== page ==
Sharks Try To Regain Composure In Conference Final
SAN JOSE (CBS / AP) — The San Jose Sharks lost more than the first two games in the Western Conference final during a lost trip to Vancouver. They also lost their composure.
From captain Joe Thornton challenging Ryan Kesler to a fight before the opening faceoff of Game 1 to enforcer Ben Eager’s parade to the penalty box late in Game 2, the Sharks have been on the wrong side of the aggression line too often the first two games and find themselves down 2-0 in the series.
Led by Eager’s 20 penalty minutes, the Sharks committed 53 minutes in penalties in a 7-3 loss in Game 2 on Wednesday night, leading to seven power-play chances and three man-advantage goals for the opportunistic Canucks.
“That’s often a result of frustration,” coach Todd McLellan said Thursday. “It catches up with you. … It wasn’t like we lost it when it was 5-2 or 6-2. We lost it at 3-2. That’s not the sign of a team that can win a series. That has to get better.”
The Sharks held an optional workout Thursday as they look to get back into the series in Game 3 at home on Friday night.
Eager was the biggest violator for the Sharks, committing four minor penalties and a misconduct in the final 21 minutes of the game. He also scored San Jose’s third goal and was praised by McLellan for his forechecking and skating—a sign that he likely will stay in the lineup despite the penalty-filled game.
The Canucks believe that shouldn’t be San Jose’s choice.
Coach Alain Vigneault was upset there wasn’t more punishment from the NHL for Eager’s hit from behind against Daniel Sedin in the final minute of the second period. Eager also got a roughing call for taunting goalie Roberto Luongo after scoring to cut the deficit to 7-3 and called Vancouver defenseman Kevin Bieksa a “phony” for fighting Sharks top-line player Patrick Marleau instead of a more accomplished fighter.
“Obviously he’s on the ice to try and hurt people,” Vigneault said. “He ran Danny from the back, one of the NHL’s potential MVP, he ran our goaltender. Their coach goes out and says that’s the way he wants them to play. I just hope nothing serious is going to happen on the ice otherwise there will be some serious consequences to that.”
McLellan and Eager downplayed Vigneault’s criticisms, with the coaching praising his fourth-line player one of his best players in Game 2 and saying he can be a force if he can limit his penalties.
Eager has a history with the Canucks, having knocked them out of the playoffs the past two years while with Chicago.
“If you play a team three years in a row there’s going to be some dislike,” Eager said. “When it’s in the conference finals it’s that much more intense. Sometimes games end up like last night.”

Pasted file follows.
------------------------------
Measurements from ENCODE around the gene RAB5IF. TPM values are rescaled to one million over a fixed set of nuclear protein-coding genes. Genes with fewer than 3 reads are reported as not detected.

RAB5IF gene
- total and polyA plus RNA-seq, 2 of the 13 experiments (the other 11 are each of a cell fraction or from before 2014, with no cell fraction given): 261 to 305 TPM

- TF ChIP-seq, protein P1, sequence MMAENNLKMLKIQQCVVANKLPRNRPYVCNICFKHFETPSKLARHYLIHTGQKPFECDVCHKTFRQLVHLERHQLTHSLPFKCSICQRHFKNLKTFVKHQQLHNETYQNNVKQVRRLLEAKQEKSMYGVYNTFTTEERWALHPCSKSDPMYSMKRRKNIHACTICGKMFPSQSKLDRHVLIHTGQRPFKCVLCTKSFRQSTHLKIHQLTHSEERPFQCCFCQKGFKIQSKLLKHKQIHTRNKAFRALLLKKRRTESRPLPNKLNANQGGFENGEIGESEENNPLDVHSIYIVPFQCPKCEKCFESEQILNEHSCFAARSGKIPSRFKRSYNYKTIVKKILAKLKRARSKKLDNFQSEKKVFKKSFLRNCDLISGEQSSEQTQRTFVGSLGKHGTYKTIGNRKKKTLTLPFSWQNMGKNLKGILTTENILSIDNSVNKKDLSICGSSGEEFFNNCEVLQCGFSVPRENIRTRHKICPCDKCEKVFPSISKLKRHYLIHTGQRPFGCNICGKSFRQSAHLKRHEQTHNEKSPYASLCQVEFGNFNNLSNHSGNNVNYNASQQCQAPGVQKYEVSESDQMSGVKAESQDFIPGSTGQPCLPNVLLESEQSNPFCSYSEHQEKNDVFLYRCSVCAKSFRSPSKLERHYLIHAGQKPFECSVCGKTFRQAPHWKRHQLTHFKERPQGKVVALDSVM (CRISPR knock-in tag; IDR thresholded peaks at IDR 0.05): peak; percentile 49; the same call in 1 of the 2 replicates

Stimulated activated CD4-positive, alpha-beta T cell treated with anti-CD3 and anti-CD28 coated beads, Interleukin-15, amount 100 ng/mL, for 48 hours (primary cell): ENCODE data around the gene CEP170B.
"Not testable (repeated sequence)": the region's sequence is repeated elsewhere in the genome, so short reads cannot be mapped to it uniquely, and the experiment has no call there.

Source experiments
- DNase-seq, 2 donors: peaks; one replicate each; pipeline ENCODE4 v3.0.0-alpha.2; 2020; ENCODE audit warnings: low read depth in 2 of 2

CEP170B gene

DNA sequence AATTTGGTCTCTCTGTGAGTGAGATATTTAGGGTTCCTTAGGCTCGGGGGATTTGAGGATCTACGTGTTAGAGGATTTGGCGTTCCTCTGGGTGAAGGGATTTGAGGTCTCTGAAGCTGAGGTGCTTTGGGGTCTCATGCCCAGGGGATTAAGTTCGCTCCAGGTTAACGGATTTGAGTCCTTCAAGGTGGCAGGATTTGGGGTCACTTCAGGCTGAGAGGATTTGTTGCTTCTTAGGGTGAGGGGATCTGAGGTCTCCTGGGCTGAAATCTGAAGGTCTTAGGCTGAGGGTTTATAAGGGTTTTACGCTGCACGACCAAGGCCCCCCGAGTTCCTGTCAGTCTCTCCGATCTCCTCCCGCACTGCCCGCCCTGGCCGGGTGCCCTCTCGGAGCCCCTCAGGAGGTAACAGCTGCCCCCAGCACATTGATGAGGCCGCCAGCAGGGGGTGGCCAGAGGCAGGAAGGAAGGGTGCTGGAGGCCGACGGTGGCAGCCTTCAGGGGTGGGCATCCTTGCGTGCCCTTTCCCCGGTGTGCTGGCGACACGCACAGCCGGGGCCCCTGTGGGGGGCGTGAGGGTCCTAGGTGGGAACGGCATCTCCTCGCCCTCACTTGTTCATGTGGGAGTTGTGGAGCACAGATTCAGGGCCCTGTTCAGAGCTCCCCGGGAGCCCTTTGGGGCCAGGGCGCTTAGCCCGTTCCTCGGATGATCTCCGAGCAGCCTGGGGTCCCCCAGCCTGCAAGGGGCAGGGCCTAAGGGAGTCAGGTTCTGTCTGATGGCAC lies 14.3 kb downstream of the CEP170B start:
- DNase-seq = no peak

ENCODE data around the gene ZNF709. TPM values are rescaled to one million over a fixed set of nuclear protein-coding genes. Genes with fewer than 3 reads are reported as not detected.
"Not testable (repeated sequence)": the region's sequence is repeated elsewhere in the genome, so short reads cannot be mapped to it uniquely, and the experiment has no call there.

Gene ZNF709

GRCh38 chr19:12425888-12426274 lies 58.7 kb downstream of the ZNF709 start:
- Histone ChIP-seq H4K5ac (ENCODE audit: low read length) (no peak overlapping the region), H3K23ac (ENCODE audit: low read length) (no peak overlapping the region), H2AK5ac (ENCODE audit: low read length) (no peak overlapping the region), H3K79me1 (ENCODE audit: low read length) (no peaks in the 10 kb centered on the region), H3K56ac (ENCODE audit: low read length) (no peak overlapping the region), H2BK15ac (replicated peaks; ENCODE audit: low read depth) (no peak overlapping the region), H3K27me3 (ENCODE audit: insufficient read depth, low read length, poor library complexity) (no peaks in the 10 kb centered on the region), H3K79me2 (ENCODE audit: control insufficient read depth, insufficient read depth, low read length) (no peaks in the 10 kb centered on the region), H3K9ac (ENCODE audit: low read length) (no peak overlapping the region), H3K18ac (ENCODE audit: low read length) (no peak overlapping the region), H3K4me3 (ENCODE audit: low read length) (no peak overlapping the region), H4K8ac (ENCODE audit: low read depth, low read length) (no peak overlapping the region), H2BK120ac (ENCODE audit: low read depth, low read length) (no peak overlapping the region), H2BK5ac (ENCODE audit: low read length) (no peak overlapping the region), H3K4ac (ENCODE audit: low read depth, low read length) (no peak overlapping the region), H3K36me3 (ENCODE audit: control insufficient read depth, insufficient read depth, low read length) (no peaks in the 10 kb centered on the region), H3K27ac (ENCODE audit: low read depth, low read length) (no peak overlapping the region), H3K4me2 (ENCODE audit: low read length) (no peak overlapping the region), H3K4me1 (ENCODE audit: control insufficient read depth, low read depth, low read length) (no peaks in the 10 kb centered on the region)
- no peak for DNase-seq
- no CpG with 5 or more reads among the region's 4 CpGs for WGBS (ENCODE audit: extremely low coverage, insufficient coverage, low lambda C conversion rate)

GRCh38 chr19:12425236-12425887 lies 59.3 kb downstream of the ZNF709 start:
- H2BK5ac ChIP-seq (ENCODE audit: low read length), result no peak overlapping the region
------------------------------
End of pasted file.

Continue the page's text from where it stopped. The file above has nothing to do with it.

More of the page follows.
The Canucks were on the other side of that in last year’s second-round loss to Eager and the Blackhawks. The most notable loss of composure came from high-scoring Sedin, who uncharacteristically fought with Dave Bolland during that series.
“You get frustrated when you feel their team is better than your team and this year we have a better team, that’s the bottom line,” Sedin said. “Chicago had a lot more depth last year and that’s what happens. It’s one incident, nothing I worry too much about. It’s the playoffs, sometimes things get out of hand.”
The Canucks have been better at almost every aspect of this series, showing more speed than the Sharks, beating them to loose pucks, and most importantly, doing a better job of staying out of the penalty box after allowing seven power-play goals in 28 chances in the six games against the Blackhawks last year.
Vancouver has been short-handed just three times this series, allowing goals all three times, but have controlled the five-on-foive play for most of the series.
“We learned our lessons the hard way,” Bieksa said. “At the time it really cost us and we talked about it a lot during the season and talked about it a lot before the playoffs, and have been very good at it all season, staying discipline and even keeled and staying away from the stuff after the whistle.”
The Sharks have lost five of six games since taking a 3-0 lead in the second round against Detroit with the only win coming in Game 7 at home against the Red Wings last week. They have also lost eight straight games in the Western Conference finals, dating to 2004 against Calgary, after getting swept in this round a year ago against eventual Stanley Cup champion Chicago.
“This organization will always have the label of underachieving until it wins the Cup,” defenseman Dan Boyle said. “We’ve been talking about it for three years now. We have to find a way to win and that’s it.”
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